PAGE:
Convert Sole Proprietorship to LLC: Everything You Need to Know
Are you looking to convert a sole proprietorship to an LLC? With sole proprietorships, business owners and their business constitute a single entity. 3 min read
2. What Is a Corporation?
3. What Is an LLC?
4. Advantages of Incorporating
5. Benefits of an LLC
6. The Difference Between a Sole Proprietorship and an LLC
7. How to Change from Sole Proprietorship to an LLC?
What Is a Sole Proprietorship?
Are you looking to convert a sole proprietorship to an LLC? With sole proprietorships, business owners and their business constitute a single entity. There is a single owner who pays taxes through their personal tax return rather than a corporate tax return.
What Is a Corporation?
Corporations create a separate entity for a business. There is a clear separation between the owner's assets and the business' assets. Multiple owners are possible with a corporation. Small businesses tend to choose the S corporation designation. S corporations pay their taxes only on dividends rather than paying full corporate taxes.
What Is an LLC?
LLCs protect the members' personal assets from harm from lawsuits and creditors. In most states, owners do not need to pay corporate taxes in order to have the business' revenue pass through to their personal accounts. LLCs offer a greater amount of flexibility in profit distribution between owners.
Advantages of Incorporating
When you incorporate your business, personal assets get separated from the business' assets, and they are protected from bankruptcies and lawsuits. Businesses that have shaky funding or are in an industry where lawsuits are common are wise to incorporate. You might also incorporate if you have significant personal assets to protect. There are also significant tax savings with corporations, so highly profitable companies tend to incorporate.
Benefits of an LLC
An LLC filing creates a new legal entity or "person" that has separate legal properties from the member. Some of the rights of an LLC include owning property, opening bank accounts, owning a business, and selling property.
The Difference Between a Sole Proprietorship and an LLC
As a sole proprietorship, you leave yourself vulnerable to a lawsuit as the filing party can sue you personally. Since an LLC is separate from yourself, prosecution can only target the LLC, not the members personally. Furthermore, there are several tax advantages to filing as an LLC compared to sole proprietorships, and they allow you to make more choices about how you pay taxes.
Multiple people can be the owners (or "members") of an LLC. Sole proprietorships are, by definition, limited to a single owner. However, if you are the only owner of your business but still want the protections offered by a corporation, you can file as a single-member LLC. Sole proprietorships are very easy to create, since they are simply the same legal entity as their owner. Forming LLCs are moderately more involved but are affordable in most states.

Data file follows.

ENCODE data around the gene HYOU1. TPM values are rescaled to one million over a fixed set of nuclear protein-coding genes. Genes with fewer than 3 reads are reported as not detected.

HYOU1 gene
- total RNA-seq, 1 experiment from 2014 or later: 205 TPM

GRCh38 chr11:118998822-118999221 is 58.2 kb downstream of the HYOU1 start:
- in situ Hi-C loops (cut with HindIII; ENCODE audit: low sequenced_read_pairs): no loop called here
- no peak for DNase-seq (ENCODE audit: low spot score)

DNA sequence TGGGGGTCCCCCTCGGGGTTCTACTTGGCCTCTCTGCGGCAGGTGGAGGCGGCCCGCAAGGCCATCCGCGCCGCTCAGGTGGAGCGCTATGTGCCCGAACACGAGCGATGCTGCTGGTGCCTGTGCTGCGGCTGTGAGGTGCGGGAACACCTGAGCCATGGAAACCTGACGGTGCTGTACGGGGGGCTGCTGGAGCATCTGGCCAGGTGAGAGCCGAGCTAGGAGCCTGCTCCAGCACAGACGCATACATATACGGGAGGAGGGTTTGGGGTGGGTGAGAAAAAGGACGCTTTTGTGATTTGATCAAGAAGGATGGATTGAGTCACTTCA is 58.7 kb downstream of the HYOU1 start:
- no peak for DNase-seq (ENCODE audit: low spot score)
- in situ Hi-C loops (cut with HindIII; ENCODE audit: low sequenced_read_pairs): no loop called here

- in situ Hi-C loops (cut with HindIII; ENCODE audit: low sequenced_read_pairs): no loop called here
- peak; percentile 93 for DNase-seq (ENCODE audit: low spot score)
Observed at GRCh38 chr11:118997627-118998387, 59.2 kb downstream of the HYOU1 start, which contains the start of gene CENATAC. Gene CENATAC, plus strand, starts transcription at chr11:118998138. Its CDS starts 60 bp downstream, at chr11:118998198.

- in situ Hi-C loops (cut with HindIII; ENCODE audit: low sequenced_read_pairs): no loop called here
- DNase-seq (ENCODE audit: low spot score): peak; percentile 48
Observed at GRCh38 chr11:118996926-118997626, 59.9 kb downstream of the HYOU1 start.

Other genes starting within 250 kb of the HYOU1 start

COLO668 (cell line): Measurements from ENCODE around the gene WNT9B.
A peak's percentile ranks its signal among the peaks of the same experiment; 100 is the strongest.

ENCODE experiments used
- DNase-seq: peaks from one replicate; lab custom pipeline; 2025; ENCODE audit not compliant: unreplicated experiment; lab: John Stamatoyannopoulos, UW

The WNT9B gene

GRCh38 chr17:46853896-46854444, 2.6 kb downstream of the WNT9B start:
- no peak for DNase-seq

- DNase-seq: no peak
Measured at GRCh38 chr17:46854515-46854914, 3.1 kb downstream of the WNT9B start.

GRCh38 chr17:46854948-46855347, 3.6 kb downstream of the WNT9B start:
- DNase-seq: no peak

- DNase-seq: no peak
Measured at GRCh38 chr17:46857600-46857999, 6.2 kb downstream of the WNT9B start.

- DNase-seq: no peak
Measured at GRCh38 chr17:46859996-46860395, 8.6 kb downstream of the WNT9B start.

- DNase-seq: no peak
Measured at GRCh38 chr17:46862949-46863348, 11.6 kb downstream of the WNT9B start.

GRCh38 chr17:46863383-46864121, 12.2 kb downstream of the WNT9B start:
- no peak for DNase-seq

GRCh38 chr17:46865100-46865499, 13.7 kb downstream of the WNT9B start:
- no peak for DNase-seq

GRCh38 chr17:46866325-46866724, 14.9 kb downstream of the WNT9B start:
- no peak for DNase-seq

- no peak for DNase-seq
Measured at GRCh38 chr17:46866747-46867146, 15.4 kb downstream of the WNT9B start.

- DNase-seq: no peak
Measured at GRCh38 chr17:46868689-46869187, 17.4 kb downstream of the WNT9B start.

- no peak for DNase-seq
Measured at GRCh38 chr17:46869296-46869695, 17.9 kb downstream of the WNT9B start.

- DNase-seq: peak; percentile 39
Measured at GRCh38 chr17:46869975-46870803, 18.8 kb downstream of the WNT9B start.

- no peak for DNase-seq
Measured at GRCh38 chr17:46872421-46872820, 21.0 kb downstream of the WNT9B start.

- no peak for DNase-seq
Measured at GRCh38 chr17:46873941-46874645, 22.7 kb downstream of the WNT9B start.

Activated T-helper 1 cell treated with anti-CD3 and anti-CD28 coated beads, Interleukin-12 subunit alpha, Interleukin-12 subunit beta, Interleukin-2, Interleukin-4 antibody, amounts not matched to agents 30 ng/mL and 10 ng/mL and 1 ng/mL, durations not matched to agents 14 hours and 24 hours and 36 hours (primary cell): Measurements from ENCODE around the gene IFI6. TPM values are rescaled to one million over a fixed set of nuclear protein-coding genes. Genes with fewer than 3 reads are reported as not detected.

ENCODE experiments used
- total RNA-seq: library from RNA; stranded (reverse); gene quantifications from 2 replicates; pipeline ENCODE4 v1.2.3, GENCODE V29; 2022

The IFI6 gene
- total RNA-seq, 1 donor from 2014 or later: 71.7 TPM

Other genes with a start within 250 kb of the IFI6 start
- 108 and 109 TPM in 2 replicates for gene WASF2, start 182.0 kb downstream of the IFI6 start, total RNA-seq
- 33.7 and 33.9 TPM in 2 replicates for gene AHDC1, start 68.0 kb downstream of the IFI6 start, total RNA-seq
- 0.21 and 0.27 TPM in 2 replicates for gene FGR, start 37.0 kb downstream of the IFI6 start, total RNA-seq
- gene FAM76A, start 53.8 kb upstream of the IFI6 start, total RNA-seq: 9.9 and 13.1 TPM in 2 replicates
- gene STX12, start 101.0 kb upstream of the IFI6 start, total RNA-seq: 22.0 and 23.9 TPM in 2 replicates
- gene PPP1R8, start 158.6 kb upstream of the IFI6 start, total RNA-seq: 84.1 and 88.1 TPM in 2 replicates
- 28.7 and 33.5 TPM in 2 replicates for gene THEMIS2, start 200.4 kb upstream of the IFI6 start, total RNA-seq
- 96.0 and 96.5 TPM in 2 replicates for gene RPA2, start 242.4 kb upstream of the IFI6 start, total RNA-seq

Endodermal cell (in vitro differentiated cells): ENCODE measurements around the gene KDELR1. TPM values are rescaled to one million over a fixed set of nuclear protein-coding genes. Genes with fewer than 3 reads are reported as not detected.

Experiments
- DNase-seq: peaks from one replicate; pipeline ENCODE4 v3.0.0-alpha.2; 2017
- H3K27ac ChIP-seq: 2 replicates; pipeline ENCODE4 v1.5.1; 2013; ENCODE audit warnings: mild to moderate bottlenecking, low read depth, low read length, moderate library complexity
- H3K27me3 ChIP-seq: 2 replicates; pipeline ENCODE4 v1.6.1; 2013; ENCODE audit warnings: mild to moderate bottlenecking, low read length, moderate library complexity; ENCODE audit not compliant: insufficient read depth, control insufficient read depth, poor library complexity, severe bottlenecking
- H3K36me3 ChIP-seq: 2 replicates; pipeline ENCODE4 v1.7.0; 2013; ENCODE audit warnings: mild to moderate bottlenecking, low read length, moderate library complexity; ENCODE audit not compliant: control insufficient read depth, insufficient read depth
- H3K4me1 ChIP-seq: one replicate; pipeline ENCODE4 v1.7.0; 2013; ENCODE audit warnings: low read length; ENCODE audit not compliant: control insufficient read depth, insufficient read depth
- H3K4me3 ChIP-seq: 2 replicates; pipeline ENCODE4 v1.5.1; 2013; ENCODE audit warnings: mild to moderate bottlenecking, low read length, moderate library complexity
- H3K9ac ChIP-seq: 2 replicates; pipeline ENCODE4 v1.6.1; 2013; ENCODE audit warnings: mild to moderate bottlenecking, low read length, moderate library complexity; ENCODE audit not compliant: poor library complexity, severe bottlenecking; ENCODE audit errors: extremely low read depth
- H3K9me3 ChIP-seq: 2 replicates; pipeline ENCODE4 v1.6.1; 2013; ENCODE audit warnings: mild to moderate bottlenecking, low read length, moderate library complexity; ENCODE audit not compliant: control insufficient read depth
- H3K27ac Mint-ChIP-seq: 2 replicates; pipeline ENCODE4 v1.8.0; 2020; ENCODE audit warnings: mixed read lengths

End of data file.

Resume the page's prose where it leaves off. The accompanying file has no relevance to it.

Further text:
How to Change from Sole Proprietorship to an LLC?
Don't forget that when you are a sole proprietorship rather than an LLC, you are the same entity as your business. If you choose to convert to an LLC, the first thing you may need is a name that meets the following criteria:
- Your business name must be different than your own name.
- Your business name must be unique and not registered to another business in the state. Even if you were already using the name for your sole proprietorship, you might need to change it in order to register as an LLC.
- You can check your business name's availability with your state's office of the Secretary of State. Check to see if your state hosts an online database that you can search for information about existing LLC names.
If you're having trouble creating a name that meets this criteria, you can consult with an attorney. Make sure to check for trademarks as well. The United States Patent and Trademark Office keeps a database of trademarked names. Make sure the phrase "LLC" or "limited liability company" is included in your company name. Generally, registration of your LLC name is taken care of for you when you form the LLC.
When you fill out the official paperwork of your state, check the local requirements for your articles of organization, since every state is slightly different. Articles of organization tell the state important details about your company, such as your name, contact details, and the owner structure.
Your LLC will need to have a registered agent who can receive legal papers. As a sole owner, you automatically become the registered agent. Your next step will be to cancel the DBA, or "doing business as," you filed as a sole proprietor. Multi-member LLCs get to decide who becomes the business's registered agent.
If you need help with converting a sole proprietorship to an LLC, you can post your legal need on UpCounsel's marketplace. UpCounsel accepts only the top 5 percent of lawyers to its site. Lawyers on UpCounsel come from law schools such as Harvard Law and Yale Law and average 14 years of legal experience, including work with or on behalf of companies like Google, Menlo Ventures, and Airbnb.